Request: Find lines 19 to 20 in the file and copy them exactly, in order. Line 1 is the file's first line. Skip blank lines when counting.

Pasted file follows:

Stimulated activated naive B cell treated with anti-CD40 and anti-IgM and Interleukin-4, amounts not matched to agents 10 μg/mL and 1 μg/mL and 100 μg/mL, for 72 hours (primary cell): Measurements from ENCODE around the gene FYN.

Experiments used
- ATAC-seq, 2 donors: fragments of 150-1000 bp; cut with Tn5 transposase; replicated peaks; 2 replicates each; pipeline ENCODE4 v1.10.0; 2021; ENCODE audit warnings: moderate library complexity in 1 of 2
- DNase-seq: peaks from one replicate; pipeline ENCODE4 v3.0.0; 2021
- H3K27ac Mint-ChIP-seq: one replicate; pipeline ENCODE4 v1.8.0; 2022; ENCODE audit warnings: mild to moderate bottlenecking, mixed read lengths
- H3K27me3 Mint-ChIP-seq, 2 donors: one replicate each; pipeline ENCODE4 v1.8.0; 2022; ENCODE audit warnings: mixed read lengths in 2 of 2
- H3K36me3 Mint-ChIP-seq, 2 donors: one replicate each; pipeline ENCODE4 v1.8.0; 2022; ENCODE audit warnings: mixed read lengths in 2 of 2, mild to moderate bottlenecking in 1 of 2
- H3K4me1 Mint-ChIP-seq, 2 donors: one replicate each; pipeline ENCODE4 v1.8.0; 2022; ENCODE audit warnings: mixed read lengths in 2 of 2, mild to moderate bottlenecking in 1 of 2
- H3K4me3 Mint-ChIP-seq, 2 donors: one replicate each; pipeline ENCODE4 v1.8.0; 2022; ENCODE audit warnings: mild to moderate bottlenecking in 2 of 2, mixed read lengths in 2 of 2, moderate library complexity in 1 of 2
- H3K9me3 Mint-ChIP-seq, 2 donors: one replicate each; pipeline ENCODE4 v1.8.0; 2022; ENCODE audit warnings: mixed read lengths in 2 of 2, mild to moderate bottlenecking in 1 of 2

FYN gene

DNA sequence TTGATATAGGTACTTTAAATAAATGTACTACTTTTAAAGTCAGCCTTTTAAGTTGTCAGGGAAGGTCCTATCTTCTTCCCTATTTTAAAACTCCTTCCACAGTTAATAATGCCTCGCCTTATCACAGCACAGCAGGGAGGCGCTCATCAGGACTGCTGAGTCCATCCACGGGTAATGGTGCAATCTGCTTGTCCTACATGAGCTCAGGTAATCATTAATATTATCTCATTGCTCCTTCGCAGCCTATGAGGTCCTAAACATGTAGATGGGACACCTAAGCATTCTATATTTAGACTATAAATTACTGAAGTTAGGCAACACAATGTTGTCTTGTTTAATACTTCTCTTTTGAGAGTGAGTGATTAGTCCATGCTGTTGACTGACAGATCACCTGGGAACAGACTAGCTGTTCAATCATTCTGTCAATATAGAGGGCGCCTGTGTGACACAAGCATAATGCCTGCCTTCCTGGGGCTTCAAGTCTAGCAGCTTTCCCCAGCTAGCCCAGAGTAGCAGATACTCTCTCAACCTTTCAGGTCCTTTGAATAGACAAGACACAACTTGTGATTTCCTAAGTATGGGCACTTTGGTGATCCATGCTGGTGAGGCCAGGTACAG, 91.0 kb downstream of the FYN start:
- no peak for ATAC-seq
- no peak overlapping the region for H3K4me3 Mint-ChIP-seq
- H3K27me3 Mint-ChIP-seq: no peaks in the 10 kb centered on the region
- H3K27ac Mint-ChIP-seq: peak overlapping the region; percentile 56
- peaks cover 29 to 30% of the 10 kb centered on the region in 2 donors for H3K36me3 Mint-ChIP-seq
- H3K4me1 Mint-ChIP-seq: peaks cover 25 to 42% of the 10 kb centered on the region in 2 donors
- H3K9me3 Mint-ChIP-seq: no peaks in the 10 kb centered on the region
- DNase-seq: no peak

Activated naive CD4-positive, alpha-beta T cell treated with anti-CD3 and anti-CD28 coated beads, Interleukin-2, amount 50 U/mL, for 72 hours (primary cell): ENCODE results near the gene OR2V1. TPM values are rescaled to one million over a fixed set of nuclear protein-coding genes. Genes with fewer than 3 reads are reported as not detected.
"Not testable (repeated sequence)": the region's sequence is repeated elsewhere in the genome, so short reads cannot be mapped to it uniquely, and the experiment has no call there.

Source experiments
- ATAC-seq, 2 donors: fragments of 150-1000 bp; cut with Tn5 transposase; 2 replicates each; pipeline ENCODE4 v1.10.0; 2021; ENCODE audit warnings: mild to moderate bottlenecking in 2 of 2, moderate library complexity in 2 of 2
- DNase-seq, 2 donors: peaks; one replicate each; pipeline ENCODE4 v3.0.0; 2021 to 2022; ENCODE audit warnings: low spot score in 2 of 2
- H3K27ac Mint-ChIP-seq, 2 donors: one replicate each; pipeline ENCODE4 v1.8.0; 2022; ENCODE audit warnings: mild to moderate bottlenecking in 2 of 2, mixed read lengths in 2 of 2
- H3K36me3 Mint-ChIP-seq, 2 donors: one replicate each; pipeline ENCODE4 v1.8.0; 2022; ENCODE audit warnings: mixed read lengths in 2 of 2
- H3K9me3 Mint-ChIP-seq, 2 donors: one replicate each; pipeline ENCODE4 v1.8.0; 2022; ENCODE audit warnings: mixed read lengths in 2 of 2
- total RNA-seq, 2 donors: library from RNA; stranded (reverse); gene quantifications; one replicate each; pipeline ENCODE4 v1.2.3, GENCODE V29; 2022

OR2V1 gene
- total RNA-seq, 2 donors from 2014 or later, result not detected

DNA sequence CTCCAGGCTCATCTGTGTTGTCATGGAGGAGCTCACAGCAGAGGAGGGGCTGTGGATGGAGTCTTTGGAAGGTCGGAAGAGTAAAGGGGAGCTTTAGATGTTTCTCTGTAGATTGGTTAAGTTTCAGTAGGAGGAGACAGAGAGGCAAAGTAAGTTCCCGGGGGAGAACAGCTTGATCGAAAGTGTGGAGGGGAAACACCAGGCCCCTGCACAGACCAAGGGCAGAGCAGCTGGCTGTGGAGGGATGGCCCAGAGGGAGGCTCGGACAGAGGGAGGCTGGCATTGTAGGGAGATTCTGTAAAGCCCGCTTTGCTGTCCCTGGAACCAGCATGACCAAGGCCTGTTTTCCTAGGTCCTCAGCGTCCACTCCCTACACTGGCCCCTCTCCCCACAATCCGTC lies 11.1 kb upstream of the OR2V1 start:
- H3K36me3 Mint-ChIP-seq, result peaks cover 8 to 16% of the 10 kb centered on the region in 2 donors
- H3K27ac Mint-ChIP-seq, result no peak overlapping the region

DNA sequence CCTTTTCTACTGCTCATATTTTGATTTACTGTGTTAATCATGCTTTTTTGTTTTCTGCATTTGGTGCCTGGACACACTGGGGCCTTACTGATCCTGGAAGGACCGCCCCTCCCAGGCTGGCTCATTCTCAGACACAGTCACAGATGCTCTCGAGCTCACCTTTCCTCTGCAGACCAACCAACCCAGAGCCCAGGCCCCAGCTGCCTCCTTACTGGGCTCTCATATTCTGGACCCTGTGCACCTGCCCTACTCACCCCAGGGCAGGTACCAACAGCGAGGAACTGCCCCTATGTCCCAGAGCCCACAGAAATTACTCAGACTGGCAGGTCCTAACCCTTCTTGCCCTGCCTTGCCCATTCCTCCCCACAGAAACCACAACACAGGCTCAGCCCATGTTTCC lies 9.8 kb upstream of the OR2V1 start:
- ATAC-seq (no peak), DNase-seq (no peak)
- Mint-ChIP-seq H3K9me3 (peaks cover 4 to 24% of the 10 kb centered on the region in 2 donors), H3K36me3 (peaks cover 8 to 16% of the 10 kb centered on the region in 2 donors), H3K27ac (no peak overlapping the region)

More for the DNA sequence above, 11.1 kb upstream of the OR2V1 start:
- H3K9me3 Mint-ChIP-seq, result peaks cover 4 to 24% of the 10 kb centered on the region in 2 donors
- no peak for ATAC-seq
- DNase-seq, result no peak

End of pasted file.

- H3K9me3 Mint-ChIP-seq: no peaks in the 10 kb centered on the region
- DNase-seq: no peak